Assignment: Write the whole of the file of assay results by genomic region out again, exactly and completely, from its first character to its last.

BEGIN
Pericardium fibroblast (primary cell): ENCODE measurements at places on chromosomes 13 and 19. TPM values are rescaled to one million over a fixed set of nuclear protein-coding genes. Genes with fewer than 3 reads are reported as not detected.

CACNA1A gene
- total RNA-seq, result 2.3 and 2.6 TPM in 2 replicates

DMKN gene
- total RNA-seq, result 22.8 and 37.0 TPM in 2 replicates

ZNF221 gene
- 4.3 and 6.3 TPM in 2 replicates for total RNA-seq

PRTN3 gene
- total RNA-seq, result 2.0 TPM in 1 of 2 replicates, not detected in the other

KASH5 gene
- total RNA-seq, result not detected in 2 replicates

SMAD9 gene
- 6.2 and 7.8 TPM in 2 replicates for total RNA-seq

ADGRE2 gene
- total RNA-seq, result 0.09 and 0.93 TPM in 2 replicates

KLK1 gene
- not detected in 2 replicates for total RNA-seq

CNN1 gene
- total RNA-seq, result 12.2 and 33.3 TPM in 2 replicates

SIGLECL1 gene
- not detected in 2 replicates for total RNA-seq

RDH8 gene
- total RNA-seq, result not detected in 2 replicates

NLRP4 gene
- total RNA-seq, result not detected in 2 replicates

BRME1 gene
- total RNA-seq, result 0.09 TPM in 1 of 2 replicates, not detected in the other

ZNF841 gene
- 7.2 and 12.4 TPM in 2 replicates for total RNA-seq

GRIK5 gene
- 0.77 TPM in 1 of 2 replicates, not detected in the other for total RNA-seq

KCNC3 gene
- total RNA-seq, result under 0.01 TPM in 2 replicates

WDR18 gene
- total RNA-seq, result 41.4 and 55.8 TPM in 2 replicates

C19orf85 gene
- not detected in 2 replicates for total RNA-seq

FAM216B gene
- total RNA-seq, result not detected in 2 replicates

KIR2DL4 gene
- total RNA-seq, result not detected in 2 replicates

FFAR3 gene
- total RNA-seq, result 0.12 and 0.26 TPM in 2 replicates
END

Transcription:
Pericardium fibroblast (primary cell): ENCODE measurements at places on chromosomes 13 and 19. TPM values are rescaled to one million over a fixed set of nuclear protein-coding genes. Genes with fewer than 3 reads are reported as not detected.

CACNA1A gene
- total RNA-seq, result 2.3 and 2.6 TPM in 2 replicates

DMKN gene
- total RNA-seq, result 22.8 and 37.0 TPM in 2 replicates

ZNF221 gene
- 4.3 and 6.3 TPM in 2 replicates for total RNA-seq

PRTN3 gene
- total RNA-seq, result 2.0 TPM in 1 of 2 replicates, not detected in the other

KASH5 gene
- total RNA-seq, result not detected in 2 replicates

SMAD9 gene
- 6.2 and 7.8 TPM in 2 replicates for total RNA-seq

ADGRE2 gene
- total RNA-seq, result 0.09 and 0.93 TPM in 2 replicates

KLK1 gene
- not detected in 2 replicates for total RNA-seq

CNN1 gene
- total RNA-seq, result 12.2 and 33.3 TPM in 2 replicates

SIGLECL1 gene
- not detected in 2 replicates for total RNA-seq

RDH8 gene
- total RNA-seq, result not detected in 2 replicates

NLRP4 gene
- total RNA-seq, result not detected in 2 replicates

BRME1 gene
- total RNA-seq, result 0.09 TPM in 1 of 2 replicates, not detected in the other

ZNF841 gene
- 7.2 and 12.4 TPM in 2 replicates for total RNA-seq

GRIK5 gene
- 0.77 TPM in 1 of 2 replicates, not detected in the other for total RNA-seq

KCNC3 gene
- total RNA-seq, result under 0.01 TPM in 2 replicates

WDR18 gene
- total RNA-seq, result 41.4 and 55.8 TPM in 2 replicates

C19orf85 gene
- not detected in 2 replicates for total RNA-seq

FAM216B gene
- total RNA-seq, result not detected in 2 replicates

KIR2DL4 gene
- total RNA-seq, result not detected in 2 replicates

FFAR3 gene
- total RNA-seq, result 0.12 and 0.26 TPM in 2 replicates